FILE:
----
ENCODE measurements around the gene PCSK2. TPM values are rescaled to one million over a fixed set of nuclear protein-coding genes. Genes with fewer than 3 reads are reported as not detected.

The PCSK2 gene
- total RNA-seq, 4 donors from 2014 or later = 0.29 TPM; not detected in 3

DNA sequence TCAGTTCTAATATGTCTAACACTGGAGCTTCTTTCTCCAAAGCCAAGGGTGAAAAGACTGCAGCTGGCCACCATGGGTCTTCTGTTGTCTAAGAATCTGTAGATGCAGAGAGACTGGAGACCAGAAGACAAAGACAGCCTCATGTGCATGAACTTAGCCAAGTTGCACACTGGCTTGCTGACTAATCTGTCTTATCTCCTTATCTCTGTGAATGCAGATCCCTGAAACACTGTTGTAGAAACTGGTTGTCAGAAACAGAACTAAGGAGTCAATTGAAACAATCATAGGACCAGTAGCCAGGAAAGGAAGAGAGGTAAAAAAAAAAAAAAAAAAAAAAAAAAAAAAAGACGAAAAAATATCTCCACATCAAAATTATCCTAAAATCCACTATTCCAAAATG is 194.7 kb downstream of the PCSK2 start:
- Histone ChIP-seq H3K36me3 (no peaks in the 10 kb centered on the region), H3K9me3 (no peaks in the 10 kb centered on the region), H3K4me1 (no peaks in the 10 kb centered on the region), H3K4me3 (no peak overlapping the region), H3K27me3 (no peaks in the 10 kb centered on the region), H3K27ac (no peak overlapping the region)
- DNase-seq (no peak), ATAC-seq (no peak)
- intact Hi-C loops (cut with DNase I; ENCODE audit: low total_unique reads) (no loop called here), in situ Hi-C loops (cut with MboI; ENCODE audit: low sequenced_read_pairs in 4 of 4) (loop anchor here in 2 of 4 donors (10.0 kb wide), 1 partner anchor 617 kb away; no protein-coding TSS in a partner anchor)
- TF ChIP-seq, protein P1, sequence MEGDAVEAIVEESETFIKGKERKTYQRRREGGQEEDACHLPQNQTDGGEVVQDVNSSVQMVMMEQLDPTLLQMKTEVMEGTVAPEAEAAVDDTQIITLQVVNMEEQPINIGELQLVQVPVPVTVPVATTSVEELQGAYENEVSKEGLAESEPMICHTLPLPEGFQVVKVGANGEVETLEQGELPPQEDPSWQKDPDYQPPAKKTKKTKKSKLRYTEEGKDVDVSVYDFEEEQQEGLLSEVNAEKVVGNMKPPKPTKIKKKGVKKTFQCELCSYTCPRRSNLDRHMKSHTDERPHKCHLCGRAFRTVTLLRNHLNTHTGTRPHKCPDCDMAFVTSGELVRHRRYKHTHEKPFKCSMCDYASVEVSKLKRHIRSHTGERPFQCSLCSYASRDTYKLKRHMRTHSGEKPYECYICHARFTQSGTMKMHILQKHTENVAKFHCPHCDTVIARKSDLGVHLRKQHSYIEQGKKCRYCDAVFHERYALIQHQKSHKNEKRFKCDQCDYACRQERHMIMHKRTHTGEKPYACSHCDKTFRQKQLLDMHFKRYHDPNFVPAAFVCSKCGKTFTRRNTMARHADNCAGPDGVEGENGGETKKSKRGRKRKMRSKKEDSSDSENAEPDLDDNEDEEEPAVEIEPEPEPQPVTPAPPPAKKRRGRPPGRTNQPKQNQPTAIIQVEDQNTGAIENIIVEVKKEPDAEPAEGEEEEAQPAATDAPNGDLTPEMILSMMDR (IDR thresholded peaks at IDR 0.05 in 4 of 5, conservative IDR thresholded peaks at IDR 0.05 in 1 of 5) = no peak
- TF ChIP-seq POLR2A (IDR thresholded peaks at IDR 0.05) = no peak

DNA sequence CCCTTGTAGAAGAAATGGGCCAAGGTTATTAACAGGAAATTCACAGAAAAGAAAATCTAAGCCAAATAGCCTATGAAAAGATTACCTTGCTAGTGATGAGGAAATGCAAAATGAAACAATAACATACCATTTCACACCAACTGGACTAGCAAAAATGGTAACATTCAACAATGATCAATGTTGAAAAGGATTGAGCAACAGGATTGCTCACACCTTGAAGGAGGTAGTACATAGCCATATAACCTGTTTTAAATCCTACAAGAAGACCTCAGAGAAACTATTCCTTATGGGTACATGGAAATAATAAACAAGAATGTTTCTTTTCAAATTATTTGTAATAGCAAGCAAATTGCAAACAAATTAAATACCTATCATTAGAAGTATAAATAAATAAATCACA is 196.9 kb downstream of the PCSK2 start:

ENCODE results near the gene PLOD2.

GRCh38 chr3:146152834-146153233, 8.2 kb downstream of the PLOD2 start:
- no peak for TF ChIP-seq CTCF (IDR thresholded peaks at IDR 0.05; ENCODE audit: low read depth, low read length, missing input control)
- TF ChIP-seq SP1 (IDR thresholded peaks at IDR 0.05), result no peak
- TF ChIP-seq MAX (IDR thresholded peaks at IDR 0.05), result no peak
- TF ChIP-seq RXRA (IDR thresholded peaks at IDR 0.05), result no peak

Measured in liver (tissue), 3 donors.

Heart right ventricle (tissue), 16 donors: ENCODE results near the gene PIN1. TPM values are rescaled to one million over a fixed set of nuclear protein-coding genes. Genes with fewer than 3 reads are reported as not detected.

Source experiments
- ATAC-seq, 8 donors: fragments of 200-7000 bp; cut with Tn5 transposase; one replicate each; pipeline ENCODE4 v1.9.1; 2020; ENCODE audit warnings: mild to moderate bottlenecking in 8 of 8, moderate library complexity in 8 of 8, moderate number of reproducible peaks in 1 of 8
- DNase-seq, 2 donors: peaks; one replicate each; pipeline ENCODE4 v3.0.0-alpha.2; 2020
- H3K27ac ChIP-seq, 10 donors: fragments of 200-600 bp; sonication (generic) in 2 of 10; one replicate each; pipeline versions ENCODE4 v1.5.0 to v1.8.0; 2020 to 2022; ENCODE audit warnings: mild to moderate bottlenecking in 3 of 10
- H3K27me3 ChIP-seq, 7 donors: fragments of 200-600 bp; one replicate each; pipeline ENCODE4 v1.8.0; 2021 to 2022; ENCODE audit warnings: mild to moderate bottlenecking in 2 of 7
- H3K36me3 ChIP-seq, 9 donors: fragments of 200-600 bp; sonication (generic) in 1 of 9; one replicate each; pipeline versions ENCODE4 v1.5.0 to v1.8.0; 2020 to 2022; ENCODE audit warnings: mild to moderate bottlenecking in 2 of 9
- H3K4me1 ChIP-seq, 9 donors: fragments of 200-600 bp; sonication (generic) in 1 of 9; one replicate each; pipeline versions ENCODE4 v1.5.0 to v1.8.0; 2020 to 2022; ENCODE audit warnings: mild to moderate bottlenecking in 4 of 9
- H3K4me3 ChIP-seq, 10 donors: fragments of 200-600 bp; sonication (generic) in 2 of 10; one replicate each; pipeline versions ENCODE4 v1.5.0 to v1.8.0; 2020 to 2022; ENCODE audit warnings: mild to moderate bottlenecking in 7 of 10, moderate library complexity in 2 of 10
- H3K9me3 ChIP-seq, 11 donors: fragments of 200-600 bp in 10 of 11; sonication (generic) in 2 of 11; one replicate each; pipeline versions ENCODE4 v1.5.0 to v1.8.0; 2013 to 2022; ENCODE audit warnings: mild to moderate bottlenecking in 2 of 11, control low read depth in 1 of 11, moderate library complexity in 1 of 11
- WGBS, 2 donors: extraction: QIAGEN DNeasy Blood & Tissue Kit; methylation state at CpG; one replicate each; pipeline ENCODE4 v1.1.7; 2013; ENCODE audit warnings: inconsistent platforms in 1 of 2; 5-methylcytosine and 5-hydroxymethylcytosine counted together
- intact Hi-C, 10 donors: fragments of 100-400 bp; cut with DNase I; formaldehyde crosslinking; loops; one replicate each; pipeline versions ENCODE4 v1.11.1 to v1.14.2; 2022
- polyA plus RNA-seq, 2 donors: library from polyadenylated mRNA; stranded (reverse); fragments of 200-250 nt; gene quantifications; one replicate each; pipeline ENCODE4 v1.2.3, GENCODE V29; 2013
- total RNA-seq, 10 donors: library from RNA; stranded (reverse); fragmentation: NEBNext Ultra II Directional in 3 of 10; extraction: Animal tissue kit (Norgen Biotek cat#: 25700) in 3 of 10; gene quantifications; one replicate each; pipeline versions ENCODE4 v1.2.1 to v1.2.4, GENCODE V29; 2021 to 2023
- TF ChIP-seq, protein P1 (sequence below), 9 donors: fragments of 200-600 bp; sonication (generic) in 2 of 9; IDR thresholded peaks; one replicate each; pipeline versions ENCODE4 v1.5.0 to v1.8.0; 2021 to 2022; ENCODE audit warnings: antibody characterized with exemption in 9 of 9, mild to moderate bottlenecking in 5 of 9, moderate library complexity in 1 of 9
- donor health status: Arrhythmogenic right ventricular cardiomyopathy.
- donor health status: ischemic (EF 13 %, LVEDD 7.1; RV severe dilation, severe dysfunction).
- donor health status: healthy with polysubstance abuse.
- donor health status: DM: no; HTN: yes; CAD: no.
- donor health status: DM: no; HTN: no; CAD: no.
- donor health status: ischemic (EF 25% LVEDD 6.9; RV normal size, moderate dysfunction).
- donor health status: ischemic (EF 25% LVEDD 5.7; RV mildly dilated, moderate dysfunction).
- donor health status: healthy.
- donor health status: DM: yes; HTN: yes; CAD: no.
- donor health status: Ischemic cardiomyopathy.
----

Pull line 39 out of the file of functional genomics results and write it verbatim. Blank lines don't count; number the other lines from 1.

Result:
- donor health status: ischemic (EF 25% LVEDD 5.7; RV mildly dilated, moderate dysfunction).